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An ambitious debut, at once timely and timeless, that captures the complexity and joys of modern womanhood. This novel is gem like—in its precision, its many facets, and its containing multitudes. Following in the footsteps of Virginia Woolf, Rona Jaffe, Maggie Shipstead, and Sheila Heti, Jana Casale writes with bold assurance about the female experience.
We first meet Leda in a coffee shop on an average afternoon, notable only for the fact that it’s the single occasion in her life when she will eat two scones in one day. And for the cute boy reading American Power and the New Mandarins. Leda hopes that, by engaging him, their banter will lead to romance. Their fleeting, awkward exchange stalls before flirtation blooms. But Leda’s left with one imperative thought: she decides she wants to read Noam Chomsky. So she promptly buys a book and never—ever—reads it.
As the days, years, and decades of the rest of her life unfold, we see all of the things Leda does instead, from eating leftover spaghetti in her college apartment, to fumbling through the first days home with her newborn daughter, to attempting (and nearly failing) to garden in her old age. In a collage of these small moments, we see the work—both visible and invisible—of a woman trying to carve out a life of meaning. Over the course of her experiences Leda comes to the universal revelation that the best-laid-plans are not always the path to utter fulfillment and contentment, and in reality there might be no such thing. Lively and disarmingly honest, The Girl Who Never Read Noam Chomsky is a remarkable literary feat—bracingly funny, sometimes heartbreaking, and truly feminist in its insistence that the story it tells is an essential one.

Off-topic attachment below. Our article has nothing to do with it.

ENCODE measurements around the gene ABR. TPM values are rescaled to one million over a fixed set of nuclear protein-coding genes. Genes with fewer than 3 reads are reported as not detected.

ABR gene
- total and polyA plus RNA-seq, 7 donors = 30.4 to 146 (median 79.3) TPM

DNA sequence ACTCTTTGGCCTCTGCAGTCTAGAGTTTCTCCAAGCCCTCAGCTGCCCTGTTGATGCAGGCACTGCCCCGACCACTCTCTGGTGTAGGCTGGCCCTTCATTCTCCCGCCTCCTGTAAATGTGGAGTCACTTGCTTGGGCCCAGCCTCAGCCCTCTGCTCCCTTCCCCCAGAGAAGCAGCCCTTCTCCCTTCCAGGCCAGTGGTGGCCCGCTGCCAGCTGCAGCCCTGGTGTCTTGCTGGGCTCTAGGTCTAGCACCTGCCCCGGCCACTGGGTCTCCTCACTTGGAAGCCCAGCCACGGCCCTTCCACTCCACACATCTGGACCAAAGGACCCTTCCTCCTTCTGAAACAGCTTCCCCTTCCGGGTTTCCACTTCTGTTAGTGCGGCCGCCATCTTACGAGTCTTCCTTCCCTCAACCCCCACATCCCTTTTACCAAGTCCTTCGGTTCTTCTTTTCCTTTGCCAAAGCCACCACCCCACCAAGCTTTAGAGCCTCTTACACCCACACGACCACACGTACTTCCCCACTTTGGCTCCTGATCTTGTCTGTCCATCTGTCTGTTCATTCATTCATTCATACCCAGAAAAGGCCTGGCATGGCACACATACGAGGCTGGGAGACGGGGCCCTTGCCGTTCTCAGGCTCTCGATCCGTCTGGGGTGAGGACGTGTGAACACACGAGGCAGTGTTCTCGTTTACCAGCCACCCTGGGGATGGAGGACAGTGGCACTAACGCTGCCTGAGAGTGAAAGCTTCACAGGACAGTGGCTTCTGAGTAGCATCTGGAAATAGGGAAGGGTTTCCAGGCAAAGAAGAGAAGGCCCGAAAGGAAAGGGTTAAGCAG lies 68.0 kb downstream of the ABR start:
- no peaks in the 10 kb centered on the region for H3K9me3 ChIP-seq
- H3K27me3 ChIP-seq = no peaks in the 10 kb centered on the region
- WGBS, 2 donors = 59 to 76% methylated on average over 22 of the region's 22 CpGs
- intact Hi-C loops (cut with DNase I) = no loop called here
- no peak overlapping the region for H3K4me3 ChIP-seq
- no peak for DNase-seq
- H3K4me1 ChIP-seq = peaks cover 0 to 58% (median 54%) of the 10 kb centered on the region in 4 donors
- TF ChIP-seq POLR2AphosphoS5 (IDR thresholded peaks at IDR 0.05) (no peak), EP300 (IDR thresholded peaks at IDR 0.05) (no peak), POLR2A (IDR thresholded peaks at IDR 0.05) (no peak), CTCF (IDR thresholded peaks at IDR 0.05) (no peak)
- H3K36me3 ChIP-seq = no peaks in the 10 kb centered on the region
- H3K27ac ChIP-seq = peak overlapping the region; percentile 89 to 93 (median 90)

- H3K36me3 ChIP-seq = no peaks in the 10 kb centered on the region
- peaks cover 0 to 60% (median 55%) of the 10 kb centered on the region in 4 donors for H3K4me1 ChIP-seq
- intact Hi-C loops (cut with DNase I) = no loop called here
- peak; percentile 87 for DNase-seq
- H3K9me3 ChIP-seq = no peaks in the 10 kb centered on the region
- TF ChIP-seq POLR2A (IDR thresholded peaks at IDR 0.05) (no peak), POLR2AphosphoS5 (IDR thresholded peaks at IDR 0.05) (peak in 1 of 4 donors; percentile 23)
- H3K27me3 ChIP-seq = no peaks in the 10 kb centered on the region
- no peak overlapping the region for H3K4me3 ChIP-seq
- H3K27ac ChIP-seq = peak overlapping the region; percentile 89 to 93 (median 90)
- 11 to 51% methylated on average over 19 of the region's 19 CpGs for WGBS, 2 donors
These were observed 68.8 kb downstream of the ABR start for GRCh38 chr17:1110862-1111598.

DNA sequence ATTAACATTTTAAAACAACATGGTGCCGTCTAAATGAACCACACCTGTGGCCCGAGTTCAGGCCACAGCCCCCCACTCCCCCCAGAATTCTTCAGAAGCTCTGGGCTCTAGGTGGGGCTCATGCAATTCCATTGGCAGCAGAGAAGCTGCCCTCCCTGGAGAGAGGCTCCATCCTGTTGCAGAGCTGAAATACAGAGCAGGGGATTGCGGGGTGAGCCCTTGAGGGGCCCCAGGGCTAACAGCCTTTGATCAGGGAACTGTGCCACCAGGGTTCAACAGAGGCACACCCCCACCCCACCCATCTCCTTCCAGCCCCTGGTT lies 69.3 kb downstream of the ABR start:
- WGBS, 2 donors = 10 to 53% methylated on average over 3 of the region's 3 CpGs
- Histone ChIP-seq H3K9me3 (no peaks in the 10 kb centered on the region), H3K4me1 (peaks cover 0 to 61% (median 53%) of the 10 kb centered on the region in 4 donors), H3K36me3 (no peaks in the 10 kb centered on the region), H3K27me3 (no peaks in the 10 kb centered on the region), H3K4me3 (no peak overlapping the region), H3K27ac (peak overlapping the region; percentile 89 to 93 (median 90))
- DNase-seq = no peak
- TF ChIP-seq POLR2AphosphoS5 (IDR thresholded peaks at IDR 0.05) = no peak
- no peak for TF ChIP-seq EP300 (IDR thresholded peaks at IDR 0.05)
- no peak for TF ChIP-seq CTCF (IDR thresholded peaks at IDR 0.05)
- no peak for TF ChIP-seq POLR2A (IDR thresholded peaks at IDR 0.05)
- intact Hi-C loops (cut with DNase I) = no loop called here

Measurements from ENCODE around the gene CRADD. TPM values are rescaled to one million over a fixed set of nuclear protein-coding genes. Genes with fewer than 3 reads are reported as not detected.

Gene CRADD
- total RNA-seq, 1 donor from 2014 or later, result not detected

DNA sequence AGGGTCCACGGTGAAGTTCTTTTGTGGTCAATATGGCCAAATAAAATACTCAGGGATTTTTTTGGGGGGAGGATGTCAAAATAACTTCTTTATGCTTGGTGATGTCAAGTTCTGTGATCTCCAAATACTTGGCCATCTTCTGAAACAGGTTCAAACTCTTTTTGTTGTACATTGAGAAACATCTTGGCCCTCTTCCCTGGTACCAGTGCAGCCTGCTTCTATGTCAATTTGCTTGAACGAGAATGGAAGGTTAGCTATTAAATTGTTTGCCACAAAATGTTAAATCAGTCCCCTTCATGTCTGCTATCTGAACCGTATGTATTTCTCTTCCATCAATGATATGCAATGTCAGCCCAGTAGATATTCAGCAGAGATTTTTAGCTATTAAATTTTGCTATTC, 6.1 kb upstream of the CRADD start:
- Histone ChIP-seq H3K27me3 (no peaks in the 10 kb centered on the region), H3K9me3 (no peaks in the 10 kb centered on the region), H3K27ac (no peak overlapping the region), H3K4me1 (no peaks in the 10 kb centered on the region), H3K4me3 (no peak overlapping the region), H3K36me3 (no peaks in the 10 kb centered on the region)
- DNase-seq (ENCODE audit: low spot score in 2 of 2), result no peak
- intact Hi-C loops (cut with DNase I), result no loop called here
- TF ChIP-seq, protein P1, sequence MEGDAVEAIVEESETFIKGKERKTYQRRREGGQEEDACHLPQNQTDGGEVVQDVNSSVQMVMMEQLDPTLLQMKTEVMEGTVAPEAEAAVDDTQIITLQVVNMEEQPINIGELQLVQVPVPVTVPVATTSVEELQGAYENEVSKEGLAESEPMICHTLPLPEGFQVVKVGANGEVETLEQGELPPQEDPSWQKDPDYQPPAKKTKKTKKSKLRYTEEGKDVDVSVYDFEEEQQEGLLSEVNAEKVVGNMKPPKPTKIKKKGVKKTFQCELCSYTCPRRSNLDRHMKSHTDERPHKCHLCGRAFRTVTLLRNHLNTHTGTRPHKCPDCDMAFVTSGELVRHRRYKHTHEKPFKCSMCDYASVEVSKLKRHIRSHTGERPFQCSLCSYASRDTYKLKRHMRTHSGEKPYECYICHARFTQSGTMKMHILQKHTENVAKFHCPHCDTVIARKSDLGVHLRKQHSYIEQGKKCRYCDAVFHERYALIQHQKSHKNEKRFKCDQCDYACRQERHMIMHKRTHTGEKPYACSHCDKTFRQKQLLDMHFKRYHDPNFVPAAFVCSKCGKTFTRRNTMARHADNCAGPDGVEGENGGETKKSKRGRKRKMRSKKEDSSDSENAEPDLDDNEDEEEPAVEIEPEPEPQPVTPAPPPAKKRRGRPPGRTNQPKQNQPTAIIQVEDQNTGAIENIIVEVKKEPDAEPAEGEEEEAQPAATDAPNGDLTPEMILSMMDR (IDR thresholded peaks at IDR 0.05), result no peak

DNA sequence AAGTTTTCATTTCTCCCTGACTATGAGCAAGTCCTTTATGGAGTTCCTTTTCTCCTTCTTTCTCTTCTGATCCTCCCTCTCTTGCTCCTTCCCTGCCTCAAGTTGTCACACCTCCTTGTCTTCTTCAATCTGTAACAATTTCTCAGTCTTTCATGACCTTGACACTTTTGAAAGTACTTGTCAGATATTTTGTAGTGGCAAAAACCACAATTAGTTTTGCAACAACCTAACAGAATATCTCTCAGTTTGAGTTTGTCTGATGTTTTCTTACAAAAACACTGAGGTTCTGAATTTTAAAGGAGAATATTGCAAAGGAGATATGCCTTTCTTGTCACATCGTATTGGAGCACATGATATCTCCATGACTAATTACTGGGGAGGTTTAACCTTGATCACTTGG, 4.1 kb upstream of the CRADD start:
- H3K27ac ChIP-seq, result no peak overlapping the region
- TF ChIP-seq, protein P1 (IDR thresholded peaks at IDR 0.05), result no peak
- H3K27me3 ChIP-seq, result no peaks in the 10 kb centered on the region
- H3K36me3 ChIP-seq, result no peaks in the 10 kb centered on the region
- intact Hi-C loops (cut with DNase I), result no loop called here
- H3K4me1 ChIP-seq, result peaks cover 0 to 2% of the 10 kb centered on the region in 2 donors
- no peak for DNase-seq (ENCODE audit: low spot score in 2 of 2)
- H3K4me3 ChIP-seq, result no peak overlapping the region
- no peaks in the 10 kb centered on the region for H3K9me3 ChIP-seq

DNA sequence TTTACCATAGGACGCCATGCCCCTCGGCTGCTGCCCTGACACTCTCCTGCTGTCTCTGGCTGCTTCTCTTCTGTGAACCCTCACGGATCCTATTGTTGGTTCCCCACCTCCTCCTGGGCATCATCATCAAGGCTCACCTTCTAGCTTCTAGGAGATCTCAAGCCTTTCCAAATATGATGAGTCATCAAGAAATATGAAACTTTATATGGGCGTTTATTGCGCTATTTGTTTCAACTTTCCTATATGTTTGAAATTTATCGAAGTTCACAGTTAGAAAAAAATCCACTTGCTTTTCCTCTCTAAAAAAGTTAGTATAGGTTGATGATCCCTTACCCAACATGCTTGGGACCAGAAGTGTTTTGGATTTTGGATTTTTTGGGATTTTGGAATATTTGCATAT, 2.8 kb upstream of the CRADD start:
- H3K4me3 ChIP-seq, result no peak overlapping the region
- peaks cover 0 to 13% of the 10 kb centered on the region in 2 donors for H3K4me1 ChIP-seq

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|Publisher:||Knopf Doubleday Publishing Group|
|Product dimensions:||5.15(w) x 7.96(h) x 0.78(d)|
About the Author
Read an Excerpt
Deciding to Read Noam Chomsky
“I’d like to read noam chomsky,” Leda said. At this point in her life she had a stack of books she kept by the bed and a splinter in her right hand. She should have thought more closely about cleaning out her microwave. She had class on Mondays, Wednesdays, and Thursdays. Each week she’d sit in the window seat at the back of her school’s library and study. On this day she had cried listening to “All You Need Is Love” as she took the subway to school. She didn’t want people to know she was crying, so she took great care to blink away as many tears as she could, but she did so hope that there was nothing you could do that couldn’t be done. She ate a partially crushed scone as she studied that afternoon. Later she’d have another scone before bed. This was the only time in her life she consumed multiple scones in one day. As she ate she thought about the boy who lived in the apartment across the street and the word Umbria. The scone was blueberry, and after she finished it she folded up the wax paper and put it in her left coat pocket.